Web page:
Estimation techniques. The survey is a census, which does not require any sampling; weighting is not used to adjust for nonresponse.
Survey Quality Measures
Sampling error. Not applicable because the SED is a census.
Coverage error. Due to the availability of comprehensive lists of doctorate-granting institutions and the institutions’ high levels of participation in the survey, coverage error of institutions is minimal. Because the graduate schools collect the survey data from degree recipients at the time of doctorate completion, coverage error for the universe of doctorate recipients is also minimal. Comparisons of the institutions and the number of research doctorate recipients covered by the SED with the total number of doctorate recipients (including nonresearch doctorate degree recipients) reported by institutions to the National Center for Education Statistics confirm that there is minimal coverage error of doctorate recipients. In 2019, a small number of doctorate-granting institutions declined to fully enumerate their academic year 2019 doctorate recipients, resulting in a small percentage (less than 0.1%) of undercoverage in the universe.
Unit nonresponse. Of the 55,703 individuals granted a research doctorate in 2019, 92.1% completed the SED. Limited number of SED critical data items (doctoral institution, year of doctorate, field of doctorate, type of doctorate, and, if available, baccalaureate institution, master’s degree institution, and sex) are constructed for nonrespondents from commencement programs, graduation lists, and other similar public records. Nonresponse was concentrated in certain institutions with 42 institutions accounting for 70% of the total unit nonresponse.
Item nonresponse. Among the 55,703 individuals who received a research doctorate in 2019, item nonresponse rates for the five key SED demographic variables—sex, citizenship, country of citizenship, race and ethnicity, and location after graduation—range from 0.1% for sex to 6.8% for location after graduation.
Measurement error. Measurement error in the SED is attributable to several sources including errors in respondent reporting and errors that occur during data processing. Data reported by respondents about their educational history, including degree institutions and field of study, that are not self-coded within the survey instrument are reviewed and coded by trained coders. Generally, the percentage of responses that require manual coding is low. In 2019, 3.4% of doctorate fields of study were coded, as well as 6.6% of associate’s degree fields of study, 1.7% of bachelor’s degree fields of study, and 2.9% of master’s degree fields of study.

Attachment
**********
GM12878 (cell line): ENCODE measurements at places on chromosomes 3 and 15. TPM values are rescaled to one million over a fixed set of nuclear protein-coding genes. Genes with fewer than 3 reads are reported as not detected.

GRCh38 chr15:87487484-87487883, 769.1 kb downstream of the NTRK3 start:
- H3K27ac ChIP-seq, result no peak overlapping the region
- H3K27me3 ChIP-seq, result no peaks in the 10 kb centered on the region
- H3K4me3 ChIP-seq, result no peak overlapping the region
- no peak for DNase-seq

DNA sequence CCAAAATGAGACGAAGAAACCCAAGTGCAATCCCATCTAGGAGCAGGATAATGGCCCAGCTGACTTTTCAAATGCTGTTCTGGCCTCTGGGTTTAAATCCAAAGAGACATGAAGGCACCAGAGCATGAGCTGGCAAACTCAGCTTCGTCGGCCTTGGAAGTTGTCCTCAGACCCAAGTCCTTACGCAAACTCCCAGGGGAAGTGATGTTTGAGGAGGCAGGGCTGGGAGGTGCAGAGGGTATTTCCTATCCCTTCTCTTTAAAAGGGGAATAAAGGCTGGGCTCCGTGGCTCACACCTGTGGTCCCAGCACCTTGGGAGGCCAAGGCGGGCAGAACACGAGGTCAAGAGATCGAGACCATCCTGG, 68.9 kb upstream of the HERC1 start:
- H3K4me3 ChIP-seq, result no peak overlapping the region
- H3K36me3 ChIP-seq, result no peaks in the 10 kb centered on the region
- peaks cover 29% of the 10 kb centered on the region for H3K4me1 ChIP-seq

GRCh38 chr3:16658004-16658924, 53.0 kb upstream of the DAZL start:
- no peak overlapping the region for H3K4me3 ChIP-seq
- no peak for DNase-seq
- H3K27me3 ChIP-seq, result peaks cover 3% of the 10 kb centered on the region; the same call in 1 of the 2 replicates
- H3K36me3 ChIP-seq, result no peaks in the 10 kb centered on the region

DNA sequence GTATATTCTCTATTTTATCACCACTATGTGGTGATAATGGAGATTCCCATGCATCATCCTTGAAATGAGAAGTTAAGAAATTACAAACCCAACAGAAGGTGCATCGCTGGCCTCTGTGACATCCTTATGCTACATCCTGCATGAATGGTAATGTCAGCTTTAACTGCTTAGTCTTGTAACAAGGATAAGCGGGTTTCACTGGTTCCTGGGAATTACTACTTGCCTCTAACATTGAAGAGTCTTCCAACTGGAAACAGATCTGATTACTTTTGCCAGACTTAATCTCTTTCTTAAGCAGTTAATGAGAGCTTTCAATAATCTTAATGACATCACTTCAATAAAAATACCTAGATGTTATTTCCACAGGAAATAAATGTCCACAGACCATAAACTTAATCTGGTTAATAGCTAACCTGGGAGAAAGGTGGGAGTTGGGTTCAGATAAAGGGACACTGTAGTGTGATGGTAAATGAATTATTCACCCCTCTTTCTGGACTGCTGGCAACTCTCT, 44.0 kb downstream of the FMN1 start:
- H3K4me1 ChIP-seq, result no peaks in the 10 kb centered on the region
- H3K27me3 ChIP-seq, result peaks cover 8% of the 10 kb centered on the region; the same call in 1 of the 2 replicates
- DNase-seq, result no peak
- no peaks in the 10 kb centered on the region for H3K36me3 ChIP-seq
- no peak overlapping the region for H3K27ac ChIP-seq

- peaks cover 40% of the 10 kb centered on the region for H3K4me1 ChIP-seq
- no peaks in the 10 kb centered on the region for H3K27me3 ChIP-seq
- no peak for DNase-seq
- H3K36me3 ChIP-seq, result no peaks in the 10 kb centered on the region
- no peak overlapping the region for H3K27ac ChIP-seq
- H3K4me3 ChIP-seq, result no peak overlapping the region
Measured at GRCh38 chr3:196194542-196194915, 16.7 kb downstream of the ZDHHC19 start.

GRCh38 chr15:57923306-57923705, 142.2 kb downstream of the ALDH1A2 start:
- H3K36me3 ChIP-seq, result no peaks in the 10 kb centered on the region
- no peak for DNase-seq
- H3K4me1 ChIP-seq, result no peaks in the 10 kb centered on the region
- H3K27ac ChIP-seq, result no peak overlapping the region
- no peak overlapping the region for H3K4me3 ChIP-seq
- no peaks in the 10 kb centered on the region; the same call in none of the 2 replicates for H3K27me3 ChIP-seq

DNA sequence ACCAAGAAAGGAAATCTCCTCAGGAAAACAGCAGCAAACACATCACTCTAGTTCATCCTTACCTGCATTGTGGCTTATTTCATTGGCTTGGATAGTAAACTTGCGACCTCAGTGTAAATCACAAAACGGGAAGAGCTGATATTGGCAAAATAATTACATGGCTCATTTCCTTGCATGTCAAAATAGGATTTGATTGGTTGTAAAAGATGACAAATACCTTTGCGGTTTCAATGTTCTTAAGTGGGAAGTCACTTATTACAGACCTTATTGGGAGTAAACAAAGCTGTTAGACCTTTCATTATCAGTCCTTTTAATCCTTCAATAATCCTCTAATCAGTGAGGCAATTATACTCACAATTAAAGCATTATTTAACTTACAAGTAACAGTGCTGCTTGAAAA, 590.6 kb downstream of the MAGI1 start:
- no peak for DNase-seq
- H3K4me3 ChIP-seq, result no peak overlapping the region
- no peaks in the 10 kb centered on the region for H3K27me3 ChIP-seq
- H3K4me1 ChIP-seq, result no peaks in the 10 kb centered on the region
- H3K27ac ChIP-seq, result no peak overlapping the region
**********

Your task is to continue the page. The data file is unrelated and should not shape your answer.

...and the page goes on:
Data availability. Each year’s survey data are compiled into the Doctorate Records File (DRF) and trend data are available back to 1958; more limited information (sex, institution, field, and year of doctorate) is contained on the DRF for PhDs who graduated in 1920–56.
Data comparability. Because of procedural changes implemented during the 1990 survey cycle to improve the completeness of race, ethnicity, and citizenship data, the data from 1990 and later years are not directly comparable to data before 1990.
Publications. The data from this survey are published annually in a series reporting on all fields of study, the latest edition of which is Doctorate Recipients from U.S. Universities: 2019 (https://www.nsf.gov/statistics/sed/).
Information from the survey is also included in the series Science and Engineering Degrees by Race/Ethnicity of Recipients, in Science and Engineering Indicators, and in Women, Minorities, and Persons with Disabilities in Science and Engineering. Also available is the interagency report U.S. Doctorates in the 20th Century, which provides an overview of the development of a national resource—the American system of doctoral education—from 1900 to 1999.
Electronic access. Access to tabular data on selected variables from 1958 onward is now available in an interactive data tool from the National Center for Science and Engineering Statistics (NCSES). Users can create custom tables of the number of doctorate recipients by academic discipline and institutional characteristics of either the doctorate-granting institution or the baccalaureate-granting institution of doctorate recipients. A limited set of demographic characteristics are available to create custom tables by academic discipline.
Restricted access. Access to restricted data for researchers interested in analyzing microdata can be arranged through a licensing agreement. For more information, see the NCSES Licensing Page.
For additional information about this survey, or the methodology report, please contact:
National Center for Science and Engineering Statistics
Directorate for Social, Behavioral and Economic Sciences
National Science Foundation
2415 Eisenhower Avenue, Suite W14200
Alexandria, VA 22314
Tel: (703) 292-8780
FIRS: (800) 877-8339
TDD: (800) 281-8749